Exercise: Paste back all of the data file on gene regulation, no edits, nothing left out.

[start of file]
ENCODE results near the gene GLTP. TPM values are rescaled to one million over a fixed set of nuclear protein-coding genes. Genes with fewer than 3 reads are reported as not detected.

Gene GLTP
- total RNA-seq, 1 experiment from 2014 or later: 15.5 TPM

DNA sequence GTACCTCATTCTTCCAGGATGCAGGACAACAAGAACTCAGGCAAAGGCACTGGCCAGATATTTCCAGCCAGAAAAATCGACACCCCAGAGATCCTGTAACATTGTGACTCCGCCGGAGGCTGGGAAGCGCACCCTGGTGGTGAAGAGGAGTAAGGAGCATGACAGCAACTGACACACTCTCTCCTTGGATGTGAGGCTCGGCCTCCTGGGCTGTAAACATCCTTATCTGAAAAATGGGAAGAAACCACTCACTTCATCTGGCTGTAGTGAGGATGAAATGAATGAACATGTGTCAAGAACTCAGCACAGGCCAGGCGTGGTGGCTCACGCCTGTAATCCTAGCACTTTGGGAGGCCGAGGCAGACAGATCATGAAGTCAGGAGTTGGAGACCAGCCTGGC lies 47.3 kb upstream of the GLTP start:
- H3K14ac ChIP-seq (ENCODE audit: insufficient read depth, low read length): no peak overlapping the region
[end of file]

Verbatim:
ENCODE results near the gene GLTP. TPM values are rescaled to one million over a fixed set of nuclear protein-coding genes. Genes with fewer than 3 reads are reported as not detected.

Gene GLTP
- total RNA-seq, 1 experiment from 2014 or later: 15.5 TPM

DNA sequence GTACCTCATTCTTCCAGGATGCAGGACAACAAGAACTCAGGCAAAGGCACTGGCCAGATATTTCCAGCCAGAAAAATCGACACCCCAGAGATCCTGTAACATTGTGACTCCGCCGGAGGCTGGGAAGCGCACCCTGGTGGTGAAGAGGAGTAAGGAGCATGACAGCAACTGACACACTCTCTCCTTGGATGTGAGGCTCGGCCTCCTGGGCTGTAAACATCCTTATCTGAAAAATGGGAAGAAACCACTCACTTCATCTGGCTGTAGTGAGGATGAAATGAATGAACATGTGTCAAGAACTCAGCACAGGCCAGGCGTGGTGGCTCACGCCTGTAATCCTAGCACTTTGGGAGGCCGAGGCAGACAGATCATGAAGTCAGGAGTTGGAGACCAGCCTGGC lies 47.3 kb upstream of the GLTP start:
- H3K14ac ChIP-seq (ENCODE audit: insufficient read depth, low read length): no peak overlapping the region